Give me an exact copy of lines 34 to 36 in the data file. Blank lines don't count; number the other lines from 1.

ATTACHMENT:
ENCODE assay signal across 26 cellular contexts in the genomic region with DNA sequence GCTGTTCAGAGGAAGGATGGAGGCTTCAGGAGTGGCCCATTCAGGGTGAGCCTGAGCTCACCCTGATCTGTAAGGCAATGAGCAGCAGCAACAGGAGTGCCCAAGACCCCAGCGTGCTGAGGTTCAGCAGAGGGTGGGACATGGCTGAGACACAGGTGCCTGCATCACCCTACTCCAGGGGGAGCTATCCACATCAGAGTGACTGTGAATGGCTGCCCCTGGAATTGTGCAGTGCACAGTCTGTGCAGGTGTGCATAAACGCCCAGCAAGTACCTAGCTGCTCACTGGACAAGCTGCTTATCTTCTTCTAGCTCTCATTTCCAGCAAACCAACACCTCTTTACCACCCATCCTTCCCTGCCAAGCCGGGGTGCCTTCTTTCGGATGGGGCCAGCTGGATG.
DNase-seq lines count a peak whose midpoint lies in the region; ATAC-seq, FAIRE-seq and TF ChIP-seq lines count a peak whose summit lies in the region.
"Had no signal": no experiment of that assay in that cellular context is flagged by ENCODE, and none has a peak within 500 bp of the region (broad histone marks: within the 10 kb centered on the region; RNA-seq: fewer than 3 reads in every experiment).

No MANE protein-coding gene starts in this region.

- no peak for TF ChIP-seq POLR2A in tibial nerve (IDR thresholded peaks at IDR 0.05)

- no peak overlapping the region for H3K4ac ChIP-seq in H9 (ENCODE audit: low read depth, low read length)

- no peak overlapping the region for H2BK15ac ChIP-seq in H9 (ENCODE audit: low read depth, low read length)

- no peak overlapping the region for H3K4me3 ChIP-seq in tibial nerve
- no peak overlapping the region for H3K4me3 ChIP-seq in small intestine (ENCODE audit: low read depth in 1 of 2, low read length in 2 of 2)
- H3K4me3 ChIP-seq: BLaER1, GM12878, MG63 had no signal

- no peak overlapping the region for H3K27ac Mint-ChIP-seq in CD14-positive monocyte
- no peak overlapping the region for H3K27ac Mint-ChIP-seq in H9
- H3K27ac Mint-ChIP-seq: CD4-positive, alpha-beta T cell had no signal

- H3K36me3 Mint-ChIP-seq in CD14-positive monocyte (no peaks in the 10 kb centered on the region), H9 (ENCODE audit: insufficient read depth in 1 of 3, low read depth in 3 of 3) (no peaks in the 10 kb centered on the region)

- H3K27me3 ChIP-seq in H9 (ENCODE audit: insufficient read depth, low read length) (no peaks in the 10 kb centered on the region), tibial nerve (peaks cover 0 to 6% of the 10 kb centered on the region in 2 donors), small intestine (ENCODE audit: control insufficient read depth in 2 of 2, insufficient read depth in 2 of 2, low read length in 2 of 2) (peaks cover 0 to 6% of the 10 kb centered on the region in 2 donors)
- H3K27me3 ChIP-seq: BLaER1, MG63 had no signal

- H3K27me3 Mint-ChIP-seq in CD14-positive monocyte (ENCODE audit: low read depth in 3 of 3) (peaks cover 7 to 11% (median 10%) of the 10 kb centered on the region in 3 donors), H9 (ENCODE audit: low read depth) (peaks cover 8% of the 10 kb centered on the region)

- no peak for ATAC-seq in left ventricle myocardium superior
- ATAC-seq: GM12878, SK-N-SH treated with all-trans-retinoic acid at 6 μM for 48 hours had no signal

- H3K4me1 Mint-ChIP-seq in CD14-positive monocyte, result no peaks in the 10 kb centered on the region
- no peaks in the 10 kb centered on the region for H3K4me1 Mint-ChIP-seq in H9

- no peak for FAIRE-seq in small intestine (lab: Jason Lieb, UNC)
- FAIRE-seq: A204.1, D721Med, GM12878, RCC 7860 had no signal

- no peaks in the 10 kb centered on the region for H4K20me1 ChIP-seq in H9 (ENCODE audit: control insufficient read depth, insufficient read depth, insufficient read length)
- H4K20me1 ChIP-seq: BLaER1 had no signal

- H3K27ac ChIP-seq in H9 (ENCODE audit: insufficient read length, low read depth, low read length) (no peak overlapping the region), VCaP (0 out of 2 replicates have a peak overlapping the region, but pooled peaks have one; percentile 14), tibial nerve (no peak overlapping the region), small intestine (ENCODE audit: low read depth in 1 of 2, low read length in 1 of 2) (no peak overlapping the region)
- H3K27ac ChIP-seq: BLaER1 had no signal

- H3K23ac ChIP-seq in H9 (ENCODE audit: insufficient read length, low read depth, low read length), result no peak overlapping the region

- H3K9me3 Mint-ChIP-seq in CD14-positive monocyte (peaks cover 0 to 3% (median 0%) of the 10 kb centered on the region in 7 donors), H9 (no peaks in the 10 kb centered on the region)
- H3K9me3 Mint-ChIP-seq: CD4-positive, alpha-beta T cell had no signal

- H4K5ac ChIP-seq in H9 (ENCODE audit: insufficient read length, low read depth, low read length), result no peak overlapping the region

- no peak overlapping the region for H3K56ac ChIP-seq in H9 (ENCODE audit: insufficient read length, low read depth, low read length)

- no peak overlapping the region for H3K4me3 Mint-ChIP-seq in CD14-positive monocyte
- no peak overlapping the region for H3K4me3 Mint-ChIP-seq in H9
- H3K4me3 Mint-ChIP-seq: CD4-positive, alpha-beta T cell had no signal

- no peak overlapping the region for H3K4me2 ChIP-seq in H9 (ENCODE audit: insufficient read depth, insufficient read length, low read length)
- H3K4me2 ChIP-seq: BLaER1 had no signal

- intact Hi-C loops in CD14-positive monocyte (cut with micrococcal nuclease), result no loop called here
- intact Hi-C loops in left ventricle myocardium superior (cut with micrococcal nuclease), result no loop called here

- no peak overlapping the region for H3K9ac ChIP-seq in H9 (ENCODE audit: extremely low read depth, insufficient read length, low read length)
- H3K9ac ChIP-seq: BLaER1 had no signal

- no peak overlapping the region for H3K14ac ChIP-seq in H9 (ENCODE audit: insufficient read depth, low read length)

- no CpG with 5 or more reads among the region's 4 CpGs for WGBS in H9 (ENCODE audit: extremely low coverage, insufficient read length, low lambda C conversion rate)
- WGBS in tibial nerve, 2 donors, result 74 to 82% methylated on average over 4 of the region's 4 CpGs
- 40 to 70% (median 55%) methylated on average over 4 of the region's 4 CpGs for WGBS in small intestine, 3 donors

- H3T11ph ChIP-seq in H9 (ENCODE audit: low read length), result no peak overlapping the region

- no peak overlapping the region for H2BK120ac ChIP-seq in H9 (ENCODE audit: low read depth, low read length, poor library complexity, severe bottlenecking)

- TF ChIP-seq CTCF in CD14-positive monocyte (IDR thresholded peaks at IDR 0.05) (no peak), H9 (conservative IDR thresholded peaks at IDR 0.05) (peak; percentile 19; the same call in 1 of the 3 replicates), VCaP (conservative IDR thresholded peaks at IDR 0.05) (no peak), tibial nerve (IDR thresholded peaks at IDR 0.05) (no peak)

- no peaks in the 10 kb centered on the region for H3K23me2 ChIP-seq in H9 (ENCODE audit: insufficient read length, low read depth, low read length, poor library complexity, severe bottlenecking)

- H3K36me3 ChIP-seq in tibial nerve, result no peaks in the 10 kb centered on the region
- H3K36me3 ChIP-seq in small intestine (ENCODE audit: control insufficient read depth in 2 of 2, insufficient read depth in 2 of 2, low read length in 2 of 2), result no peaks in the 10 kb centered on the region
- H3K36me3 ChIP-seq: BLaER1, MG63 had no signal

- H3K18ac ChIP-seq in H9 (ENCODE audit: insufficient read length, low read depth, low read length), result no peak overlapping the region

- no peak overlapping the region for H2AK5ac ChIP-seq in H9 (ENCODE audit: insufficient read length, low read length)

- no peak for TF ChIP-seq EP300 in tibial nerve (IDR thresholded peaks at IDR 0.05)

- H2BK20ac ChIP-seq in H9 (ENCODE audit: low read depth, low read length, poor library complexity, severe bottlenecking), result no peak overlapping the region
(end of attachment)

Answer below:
- no peak overlapping the region for H3K4me3 Mint-ChIP-seq in H9
- H3K4me3 Mint-ChIP-seq: CD4-positive, alpha-beta T cell had no signal

- no peak overlapping the region for H3K4me2 ChIP-seq in H9 (ENCODE audit: insufficient read depth, insufficient read length, low read length)